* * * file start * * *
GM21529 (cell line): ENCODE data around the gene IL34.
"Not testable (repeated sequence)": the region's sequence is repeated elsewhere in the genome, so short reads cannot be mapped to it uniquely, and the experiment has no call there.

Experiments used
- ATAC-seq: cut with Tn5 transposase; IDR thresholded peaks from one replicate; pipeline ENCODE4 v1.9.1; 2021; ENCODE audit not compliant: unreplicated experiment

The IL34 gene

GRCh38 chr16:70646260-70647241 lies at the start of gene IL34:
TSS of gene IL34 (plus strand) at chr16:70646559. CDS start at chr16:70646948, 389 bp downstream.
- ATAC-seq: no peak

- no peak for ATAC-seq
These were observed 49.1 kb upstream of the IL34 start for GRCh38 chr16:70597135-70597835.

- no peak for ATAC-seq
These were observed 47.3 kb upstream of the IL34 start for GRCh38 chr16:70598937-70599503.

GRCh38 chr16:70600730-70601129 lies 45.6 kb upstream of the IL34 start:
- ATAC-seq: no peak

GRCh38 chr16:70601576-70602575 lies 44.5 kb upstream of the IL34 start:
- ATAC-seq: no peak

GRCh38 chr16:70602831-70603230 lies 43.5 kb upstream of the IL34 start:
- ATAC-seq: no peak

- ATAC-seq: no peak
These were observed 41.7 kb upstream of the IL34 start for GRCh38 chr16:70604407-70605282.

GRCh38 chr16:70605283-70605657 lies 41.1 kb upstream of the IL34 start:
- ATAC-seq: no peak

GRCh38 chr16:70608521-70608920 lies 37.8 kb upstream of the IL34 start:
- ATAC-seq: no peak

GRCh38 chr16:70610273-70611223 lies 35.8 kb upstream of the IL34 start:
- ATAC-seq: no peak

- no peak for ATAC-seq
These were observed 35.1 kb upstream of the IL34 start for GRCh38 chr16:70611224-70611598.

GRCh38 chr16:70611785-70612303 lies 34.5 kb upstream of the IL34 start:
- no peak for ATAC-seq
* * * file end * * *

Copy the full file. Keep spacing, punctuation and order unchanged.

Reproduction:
GM21529 (cell line): ENCODE data around the gene IL34.
"Not testable (repeated sequence)": the region's sequence is repeated elsewhere in the genome, so short reads cannot be mapped to it uniquely, and the experiment has no call there.

Experiments used
- ATAC-seq: cut with Tn5 transposase; IDR thresholded peaks from one replicate; pipeline ENCODE4 v1.9.1; 2021; ENCODE audit not compliant: unreplicated experiment

The IL34 gene

GRCh38 chr16:70646260-70647241 lies at the start of gene IL34:
TSS of gene IL34 (plus strand) at chr16:70646559. CDS start at chr16:70646948, 389 bp downstream.
- ATAC-seq: no peak

- no peak for ATAC-seq
These were observed 49.1 kb upstream of the IL34 start for GRCh38 chr16:70597135-70597835.

- no peak for ATAC-seq
These were observed 47.3 kb upstream of the IL34 start for GRCh38 chr16:70598937-70599503.

GRCh38 chr16:70600730-70601129 lies 45.6 kb upstream of the IL34 start:
- ATAC-seq: no peak

GRCh38 chr16:70601576-70602575 lies 44.5 kb upstream of the IL34 start:
- ATAC-seq: no peak

GRCh38 chr16:70602831-70603230 lies 43.5 kb upstream of the IL34 start:
- ATAC-seq: no peak

- ATAC-seq: no peak
These were observed 41.7 kb upstream of the IL34 start for GRCh38 chr16:70604407-70605282.

GRCh38 chr16:70605283-70605657 lies 41.1 kb upstream of the IL34 start:
- ATAC-seq: no peak

GRCh38 chr16:70608521-70608920 lies 37.8 kb upstream of the IL34 start:
- ATAC-seq: no peak

GRCh38 chr16:70610273-70611223 lies 35.8 kb upstream of the IL34 start:
- ATAC-seq: no peak

- no peak for ATAC-seq
These were observed 35.1 kb upstream of the IL34 start for GRCh38 chr16:70611224-70611598.

GRCh38 chr16:70611785-70612303 lies 34.5 kb upstream of the IL34 start:
- no peak for ATAC-seq